Lisa Nichols Hickman: Confessions of a mid-Lent crisis

What to do when a Lenten practice fails.

I have never completed a Lenten discipline.

Such confession may cause you to breathe a sigh of relief or perhaps make a judgment. Recently a parishioner heard me say this in all its honesty, “Really, you too?” Certainly I have tried to be disciplined. I have made charts to plot the journey and laid out calendars to mark off those exhilarating moments when the discipline was seen through for the day. I have worn bracelets of reminder and called upon friends for accountability. I’ve tried the Forty Days of Purpose and the Serendipity Study Bible charts and graphs.

But always something causes me to lose my focus, to lay down the cross thereby leaving me unable to cross this desire off my list: to complete a Lenten discipline.

Eugene Peterson says, “Disciplines are overrated. Discipline is a word that should be struck from our theological lexicon.” Some might hear his words as dismissive for those of us seeking to be disciplined disciples of Christ. But others might nudge from these words the deepest of truths: Christ is Lord and Savior, not us. My failure helps me to follow the one who is discipline, the one who is disciplined, the one who calls us to follow him -- not our charts, plots or ploys. We are saved by grace, not by our own doings or undoings.

Still, echoes of all those Lenten “shoulds” reverberate through my mind and heart.

If I am to strike “discipline” from my theological lexicon, then what am I to “do” this Lent?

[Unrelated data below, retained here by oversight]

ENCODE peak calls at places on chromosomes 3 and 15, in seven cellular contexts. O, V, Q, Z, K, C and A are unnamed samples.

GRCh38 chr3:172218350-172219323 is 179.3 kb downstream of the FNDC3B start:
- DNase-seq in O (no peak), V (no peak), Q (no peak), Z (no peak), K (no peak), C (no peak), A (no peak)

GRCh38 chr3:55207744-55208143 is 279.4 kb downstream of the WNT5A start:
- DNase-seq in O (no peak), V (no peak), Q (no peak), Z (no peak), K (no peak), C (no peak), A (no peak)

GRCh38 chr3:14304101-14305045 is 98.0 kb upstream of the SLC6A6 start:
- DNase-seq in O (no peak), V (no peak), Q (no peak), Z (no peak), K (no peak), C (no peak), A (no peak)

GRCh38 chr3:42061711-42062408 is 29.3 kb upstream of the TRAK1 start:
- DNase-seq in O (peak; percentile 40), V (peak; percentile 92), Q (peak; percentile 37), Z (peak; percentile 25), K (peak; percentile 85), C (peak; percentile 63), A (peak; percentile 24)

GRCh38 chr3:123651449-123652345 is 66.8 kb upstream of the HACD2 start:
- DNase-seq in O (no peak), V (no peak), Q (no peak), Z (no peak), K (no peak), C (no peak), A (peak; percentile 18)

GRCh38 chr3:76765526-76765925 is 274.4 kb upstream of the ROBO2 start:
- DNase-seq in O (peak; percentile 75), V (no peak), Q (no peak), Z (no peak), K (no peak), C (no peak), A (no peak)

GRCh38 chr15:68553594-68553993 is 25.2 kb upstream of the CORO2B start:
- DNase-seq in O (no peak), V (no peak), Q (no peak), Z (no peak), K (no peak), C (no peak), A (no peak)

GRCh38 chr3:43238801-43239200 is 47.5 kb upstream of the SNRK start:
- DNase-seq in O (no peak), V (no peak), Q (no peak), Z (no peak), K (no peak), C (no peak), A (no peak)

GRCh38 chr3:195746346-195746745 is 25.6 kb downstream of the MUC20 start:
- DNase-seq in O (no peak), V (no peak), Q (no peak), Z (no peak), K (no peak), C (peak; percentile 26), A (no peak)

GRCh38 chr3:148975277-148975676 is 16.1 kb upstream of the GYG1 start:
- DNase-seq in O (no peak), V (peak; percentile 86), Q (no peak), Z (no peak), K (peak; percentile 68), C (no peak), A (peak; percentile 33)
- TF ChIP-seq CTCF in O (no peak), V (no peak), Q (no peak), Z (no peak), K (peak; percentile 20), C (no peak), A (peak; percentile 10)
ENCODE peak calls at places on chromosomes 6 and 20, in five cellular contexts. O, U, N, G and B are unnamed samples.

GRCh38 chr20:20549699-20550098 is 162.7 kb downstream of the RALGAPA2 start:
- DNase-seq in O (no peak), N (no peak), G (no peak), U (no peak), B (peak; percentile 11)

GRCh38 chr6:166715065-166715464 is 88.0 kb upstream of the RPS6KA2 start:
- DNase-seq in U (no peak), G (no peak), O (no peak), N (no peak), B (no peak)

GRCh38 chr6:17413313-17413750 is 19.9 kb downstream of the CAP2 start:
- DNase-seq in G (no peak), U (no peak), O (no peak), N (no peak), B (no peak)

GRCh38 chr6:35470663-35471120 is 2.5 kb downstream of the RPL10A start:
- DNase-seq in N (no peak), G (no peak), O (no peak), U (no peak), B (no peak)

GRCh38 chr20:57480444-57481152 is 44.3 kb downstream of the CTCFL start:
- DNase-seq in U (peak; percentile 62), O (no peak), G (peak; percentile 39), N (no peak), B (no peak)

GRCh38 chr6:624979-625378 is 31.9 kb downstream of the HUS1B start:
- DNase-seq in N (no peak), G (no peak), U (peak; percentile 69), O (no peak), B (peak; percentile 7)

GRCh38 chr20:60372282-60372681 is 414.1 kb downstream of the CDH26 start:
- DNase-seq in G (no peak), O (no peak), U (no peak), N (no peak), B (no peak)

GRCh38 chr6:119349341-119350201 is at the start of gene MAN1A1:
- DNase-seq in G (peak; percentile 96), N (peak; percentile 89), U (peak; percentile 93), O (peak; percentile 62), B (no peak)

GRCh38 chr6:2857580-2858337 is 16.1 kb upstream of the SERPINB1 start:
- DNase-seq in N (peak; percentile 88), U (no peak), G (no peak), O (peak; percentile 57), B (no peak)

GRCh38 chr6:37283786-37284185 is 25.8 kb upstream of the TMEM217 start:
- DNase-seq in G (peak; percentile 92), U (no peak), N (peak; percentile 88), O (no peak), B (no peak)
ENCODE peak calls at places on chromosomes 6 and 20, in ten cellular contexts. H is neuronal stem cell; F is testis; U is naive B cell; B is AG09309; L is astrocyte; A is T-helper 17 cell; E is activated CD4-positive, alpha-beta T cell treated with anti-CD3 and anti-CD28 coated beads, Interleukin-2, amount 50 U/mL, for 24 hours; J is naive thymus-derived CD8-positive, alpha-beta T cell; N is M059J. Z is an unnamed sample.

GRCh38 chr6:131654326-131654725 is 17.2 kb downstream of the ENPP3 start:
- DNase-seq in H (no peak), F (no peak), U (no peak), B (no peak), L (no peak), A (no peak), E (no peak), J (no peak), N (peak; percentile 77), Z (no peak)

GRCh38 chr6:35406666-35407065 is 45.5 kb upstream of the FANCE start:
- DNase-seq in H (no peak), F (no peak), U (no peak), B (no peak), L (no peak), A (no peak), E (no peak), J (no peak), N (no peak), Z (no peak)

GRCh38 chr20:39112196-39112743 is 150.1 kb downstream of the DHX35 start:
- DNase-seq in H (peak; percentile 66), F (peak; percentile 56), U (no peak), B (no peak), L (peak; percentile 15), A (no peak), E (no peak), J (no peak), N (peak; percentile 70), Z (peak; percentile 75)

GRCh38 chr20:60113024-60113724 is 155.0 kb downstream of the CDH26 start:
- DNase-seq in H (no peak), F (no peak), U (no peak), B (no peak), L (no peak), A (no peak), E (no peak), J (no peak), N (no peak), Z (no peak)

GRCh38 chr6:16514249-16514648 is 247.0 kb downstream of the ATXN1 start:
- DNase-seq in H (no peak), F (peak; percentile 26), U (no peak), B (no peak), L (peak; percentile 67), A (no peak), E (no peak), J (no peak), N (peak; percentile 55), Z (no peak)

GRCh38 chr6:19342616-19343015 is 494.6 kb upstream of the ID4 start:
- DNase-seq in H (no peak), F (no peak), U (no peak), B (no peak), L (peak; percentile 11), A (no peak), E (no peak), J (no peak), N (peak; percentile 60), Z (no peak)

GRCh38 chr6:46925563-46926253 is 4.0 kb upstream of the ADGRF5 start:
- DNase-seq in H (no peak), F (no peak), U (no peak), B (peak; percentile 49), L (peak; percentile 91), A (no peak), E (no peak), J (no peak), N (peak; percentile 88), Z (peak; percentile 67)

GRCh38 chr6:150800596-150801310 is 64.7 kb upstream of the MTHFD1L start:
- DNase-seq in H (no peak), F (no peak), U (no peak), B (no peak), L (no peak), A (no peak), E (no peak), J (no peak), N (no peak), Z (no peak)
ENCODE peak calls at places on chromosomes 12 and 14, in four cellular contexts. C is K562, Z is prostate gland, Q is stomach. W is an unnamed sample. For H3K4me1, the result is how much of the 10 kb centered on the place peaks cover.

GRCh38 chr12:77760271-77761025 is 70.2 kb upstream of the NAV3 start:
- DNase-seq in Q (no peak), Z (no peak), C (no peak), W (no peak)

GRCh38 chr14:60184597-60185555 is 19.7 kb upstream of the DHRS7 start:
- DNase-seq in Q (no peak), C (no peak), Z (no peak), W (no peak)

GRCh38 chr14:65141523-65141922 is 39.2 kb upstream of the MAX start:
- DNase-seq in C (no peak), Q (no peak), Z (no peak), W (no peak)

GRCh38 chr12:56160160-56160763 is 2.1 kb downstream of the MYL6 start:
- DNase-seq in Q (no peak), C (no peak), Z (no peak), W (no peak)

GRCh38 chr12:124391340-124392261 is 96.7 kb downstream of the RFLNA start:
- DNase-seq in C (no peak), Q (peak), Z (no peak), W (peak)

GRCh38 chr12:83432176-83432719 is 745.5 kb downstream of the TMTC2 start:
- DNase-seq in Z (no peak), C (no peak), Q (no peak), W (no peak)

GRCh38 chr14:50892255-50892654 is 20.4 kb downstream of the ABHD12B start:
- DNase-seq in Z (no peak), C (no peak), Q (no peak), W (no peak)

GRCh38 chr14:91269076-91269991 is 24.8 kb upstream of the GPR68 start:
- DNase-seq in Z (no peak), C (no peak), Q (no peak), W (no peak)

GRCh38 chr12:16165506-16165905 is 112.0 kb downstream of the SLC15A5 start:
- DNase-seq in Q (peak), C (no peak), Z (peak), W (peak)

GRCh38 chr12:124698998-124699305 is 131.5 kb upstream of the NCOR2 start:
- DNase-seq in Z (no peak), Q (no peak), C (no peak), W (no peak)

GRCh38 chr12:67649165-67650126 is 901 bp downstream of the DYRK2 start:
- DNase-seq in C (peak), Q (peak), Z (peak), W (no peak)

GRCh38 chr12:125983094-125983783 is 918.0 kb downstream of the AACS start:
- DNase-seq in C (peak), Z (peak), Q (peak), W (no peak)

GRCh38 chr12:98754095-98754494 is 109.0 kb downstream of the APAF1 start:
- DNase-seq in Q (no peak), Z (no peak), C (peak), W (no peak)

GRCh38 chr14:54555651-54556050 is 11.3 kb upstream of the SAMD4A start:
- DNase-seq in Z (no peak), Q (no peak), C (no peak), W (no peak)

This Lent I’ve been reading Lauren Winner’s “Still: Notes on a Mid-Faith Crisis.” Winner encourages a new Lenten practice of letting go of theLauren Winner book “shoulds." She speaks of the “logismoi,” the Desert Father's name for the internal narratives that deform us: gluttony, greed, dejection, anger, pride, listlessness, vainglory and lust. My prayer, with her encouragement, is to live into new conversations this Lent. This Lent will be less about limitation and instead an invitation to listen.

So I start to listen to those internal narratives. I hear a lot of this: “if only,” “when…,” “I wish,” “later,” “I don’t want to,” “I want,” “I should, “if…. then.” And I begin to realize these may be my internal narratives, but they certainly are not incarnational ones.

Even in the first words Jesus utters, he invites us into a new narrative. “Let it be so now,” Jesus commands in Matthew 3:15. “The time has come. The kingdom of God is near. Repent and believe the Good News,” Mark 1:15 offers. “Why were you searching for me? Didn’t you know I’d be in my Father’s house?” Luke 2:49 tells the story of Jesus’ conversation with the rabbis in the temple. “Come and you will see,” he says in John 1:39.

These words call us to do three things: get out of our heads, get into the sanctuary and get out into the broken world to serve. Now. Internal narratives are easy. They reverberate with the “logismoi” of gluttony, greed, dejection, anger, pride, listlessness, vainglory and lust. Christ turns these conversations around with simple commands: Now. Come. Repent. Know. See.

As a leader in the church, there are days I ache and pray for new conversations. Can we let go of some of our old litanies?

Can our churches let go of some of the “logismoi” that bind us and live into the lexicon Christ teaches? The church lives and breathes, all too often, phrases like: “if only,” “when,” “I wish,” “I want,” “if… then,” instead of the corporate narratives offered by Christ: Now. Come. Repent. Know. See.

If I strike “discipline” from the theological lexicon, I have a few new words to add. These words, by grace, save us and guide us through Lent as we listen to a new conversation that is much less internal, and much more incarnational.

Now. Come. See.

Lisa Nichols Hickman is pastor of New Wilmington Presbyterian Church in New Wilmington, Penn.